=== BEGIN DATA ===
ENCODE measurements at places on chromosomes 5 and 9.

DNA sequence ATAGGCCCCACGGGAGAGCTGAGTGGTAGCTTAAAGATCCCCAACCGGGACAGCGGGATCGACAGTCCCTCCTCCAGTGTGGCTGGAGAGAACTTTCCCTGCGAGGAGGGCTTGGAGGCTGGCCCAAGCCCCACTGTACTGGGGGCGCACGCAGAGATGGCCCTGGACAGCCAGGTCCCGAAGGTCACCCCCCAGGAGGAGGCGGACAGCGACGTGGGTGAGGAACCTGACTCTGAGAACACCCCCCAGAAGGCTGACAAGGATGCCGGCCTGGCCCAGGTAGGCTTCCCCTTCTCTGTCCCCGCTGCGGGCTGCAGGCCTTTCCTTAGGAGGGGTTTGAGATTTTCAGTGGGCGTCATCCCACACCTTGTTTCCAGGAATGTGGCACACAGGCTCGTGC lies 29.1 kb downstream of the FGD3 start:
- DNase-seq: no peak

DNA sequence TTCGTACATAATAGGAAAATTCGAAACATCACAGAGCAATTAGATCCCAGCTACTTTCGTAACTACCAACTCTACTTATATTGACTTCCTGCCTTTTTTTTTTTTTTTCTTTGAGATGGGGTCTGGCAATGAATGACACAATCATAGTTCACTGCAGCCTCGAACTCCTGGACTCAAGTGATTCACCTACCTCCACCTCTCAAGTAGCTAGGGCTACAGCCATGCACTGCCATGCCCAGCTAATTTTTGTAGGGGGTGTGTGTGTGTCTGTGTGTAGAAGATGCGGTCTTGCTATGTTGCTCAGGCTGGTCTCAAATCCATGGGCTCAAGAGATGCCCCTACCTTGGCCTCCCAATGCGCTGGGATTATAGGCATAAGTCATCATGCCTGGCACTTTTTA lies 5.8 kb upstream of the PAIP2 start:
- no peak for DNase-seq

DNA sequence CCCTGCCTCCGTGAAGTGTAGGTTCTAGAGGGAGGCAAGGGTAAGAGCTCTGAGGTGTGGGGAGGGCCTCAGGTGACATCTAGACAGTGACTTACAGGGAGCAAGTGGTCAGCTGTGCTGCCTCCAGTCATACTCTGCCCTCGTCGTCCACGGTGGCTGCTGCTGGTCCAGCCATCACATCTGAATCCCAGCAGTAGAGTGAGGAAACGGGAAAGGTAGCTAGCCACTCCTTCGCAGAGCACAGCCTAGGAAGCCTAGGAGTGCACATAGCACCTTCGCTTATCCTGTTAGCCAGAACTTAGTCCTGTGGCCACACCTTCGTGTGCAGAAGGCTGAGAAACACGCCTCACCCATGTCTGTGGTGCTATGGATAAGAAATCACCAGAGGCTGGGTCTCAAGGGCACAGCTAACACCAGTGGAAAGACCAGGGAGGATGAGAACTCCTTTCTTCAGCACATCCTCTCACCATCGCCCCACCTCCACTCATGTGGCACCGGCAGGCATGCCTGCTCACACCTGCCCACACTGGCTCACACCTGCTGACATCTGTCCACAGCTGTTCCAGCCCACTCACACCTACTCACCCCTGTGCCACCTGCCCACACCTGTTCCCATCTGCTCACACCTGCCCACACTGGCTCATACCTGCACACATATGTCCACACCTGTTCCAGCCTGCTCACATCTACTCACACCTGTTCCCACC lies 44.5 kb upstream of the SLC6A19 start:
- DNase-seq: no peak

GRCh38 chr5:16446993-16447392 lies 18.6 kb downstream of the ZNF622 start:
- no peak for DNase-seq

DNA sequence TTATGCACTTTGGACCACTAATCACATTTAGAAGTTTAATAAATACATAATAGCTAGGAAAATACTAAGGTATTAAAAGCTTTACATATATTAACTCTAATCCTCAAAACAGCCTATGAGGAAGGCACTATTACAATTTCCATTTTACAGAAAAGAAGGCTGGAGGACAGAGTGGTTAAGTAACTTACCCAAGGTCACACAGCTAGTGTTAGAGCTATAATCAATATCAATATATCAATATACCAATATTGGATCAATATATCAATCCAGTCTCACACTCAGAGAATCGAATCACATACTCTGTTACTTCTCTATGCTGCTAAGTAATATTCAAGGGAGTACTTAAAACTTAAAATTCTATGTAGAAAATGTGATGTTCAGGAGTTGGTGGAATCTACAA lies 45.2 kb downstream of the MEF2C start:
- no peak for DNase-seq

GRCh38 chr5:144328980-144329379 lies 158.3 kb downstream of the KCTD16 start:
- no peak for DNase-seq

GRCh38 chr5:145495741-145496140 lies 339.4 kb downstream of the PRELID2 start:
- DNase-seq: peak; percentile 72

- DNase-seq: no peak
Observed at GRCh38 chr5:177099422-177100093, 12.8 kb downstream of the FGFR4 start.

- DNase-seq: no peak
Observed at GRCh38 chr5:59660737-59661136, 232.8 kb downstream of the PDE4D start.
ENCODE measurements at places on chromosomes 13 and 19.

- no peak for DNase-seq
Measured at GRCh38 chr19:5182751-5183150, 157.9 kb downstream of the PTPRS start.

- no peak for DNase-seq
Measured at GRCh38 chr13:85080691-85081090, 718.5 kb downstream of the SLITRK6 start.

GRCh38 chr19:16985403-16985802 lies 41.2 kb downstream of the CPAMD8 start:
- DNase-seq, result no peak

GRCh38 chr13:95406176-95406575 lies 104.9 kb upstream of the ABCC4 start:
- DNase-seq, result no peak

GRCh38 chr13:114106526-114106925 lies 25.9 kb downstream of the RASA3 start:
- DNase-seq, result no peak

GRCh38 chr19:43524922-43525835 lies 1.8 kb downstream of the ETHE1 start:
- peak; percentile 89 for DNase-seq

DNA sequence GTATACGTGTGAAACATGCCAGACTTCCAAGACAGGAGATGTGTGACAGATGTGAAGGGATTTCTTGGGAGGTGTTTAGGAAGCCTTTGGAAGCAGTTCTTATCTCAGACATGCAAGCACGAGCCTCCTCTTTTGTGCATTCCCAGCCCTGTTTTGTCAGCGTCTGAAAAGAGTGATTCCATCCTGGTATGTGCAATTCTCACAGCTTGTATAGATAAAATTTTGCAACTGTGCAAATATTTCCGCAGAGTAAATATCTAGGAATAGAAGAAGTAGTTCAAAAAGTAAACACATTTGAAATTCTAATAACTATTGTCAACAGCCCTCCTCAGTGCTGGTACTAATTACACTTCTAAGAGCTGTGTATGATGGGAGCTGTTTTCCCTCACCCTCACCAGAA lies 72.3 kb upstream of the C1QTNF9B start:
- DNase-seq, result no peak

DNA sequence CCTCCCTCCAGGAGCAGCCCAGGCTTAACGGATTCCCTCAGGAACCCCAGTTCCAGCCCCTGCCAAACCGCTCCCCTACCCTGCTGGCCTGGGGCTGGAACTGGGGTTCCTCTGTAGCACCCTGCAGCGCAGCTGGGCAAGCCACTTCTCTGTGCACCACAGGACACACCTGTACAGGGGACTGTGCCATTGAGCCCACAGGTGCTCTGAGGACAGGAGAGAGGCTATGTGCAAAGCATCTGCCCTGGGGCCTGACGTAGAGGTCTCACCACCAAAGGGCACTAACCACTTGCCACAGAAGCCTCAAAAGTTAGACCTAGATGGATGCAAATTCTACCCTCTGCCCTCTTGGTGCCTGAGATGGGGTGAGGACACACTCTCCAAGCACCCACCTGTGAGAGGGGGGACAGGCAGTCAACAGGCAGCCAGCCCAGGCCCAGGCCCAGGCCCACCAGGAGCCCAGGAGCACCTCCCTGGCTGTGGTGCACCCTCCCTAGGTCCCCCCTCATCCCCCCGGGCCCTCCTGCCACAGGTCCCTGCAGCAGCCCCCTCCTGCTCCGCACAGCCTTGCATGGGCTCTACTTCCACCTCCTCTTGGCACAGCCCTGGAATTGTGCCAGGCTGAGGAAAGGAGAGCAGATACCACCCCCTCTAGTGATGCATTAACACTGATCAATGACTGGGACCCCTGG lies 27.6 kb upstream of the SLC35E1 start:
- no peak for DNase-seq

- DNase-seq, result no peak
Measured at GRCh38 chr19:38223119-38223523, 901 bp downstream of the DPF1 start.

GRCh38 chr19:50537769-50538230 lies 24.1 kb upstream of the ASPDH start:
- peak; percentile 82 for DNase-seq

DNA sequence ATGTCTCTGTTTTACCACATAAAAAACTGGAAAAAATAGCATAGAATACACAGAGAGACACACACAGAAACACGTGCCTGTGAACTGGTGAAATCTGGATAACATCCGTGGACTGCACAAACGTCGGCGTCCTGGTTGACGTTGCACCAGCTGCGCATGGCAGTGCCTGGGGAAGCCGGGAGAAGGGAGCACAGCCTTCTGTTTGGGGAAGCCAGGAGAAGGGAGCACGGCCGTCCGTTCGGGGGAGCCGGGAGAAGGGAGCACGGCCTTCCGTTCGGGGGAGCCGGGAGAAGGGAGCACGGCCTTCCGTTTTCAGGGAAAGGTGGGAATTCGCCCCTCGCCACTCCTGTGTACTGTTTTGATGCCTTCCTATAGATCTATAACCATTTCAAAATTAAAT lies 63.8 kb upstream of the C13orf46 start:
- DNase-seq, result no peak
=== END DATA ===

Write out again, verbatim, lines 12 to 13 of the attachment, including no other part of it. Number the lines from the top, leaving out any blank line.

GRCh38 chr5:144328980-144329379 lies 158.3 kb downstream of the KCTD16 start:
- no peak for DNase-seq